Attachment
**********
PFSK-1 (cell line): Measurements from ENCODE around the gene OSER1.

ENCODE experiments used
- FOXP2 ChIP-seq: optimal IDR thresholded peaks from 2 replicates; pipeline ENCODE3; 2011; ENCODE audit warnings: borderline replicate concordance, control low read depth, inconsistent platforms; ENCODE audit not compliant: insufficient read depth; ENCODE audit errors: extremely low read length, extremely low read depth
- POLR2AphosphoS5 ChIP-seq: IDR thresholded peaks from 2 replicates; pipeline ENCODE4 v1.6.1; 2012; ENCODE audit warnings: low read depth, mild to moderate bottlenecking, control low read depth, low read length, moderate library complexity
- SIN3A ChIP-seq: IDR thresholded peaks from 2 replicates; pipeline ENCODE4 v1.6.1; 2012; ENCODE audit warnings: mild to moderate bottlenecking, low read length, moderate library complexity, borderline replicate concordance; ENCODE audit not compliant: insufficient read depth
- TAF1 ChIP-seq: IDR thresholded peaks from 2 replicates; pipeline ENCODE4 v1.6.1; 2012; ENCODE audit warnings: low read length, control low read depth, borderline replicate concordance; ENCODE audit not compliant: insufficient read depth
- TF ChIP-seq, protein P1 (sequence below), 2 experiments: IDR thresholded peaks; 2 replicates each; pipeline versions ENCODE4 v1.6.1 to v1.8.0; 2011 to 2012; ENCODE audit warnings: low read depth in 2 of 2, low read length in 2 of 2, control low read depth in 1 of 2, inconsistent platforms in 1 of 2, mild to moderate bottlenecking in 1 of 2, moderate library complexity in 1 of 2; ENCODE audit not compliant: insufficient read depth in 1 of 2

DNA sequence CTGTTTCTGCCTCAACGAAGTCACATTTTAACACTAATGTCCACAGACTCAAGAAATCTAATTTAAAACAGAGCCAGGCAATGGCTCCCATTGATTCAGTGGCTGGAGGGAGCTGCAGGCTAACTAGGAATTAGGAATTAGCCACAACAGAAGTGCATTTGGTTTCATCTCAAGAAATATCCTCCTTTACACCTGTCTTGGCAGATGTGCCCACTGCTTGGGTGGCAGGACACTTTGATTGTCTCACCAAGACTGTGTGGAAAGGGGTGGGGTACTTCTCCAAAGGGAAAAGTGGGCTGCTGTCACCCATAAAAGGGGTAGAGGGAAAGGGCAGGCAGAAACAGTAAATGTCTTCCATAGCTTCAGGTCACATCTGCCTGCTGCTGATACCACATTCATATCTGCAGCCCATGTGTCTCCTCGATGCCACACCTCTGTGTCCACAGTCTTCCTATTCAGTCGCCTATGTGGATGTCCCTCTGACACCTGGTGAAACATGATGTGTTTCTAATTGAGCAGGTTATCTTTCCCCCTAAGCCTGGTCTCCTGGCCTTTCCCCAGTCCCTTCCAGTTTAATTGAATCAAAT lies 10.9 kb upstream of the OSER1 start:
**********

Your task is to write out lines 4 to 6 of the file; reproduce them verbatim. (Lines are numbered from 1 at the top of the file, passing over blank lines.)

- POLR2AphosphoS5 ChIP-seq: IDR thresholded peaks from 2 replicates; pipeline ENCODE4 v1.6.1; 2012; ENCODE audit warnings: low read depth, mild to moderate bottlenecking, control low read depth, low read length, moderate library complexity
- SIN3A ChIP-seq: IDR thresholded peaks from 2 replicates; pipeline ENCODE4 v1.6.1; 2012; ENCODE audit warnings: mild to moderate bottlenecking, low read length, moderate library complexity, borderline replicate concordance; ENCODE audit not compliant: insufficient read depth
- TAF1 ChIP-seq: IDR thresholded peaks from 2 replicates; pipeline ENCODE4 v1.6.1; 2012; ENCODE audit warnings: low read length, control low read depth, borderline replicate concordance; ENCODE audit not compliant: insufficient read depth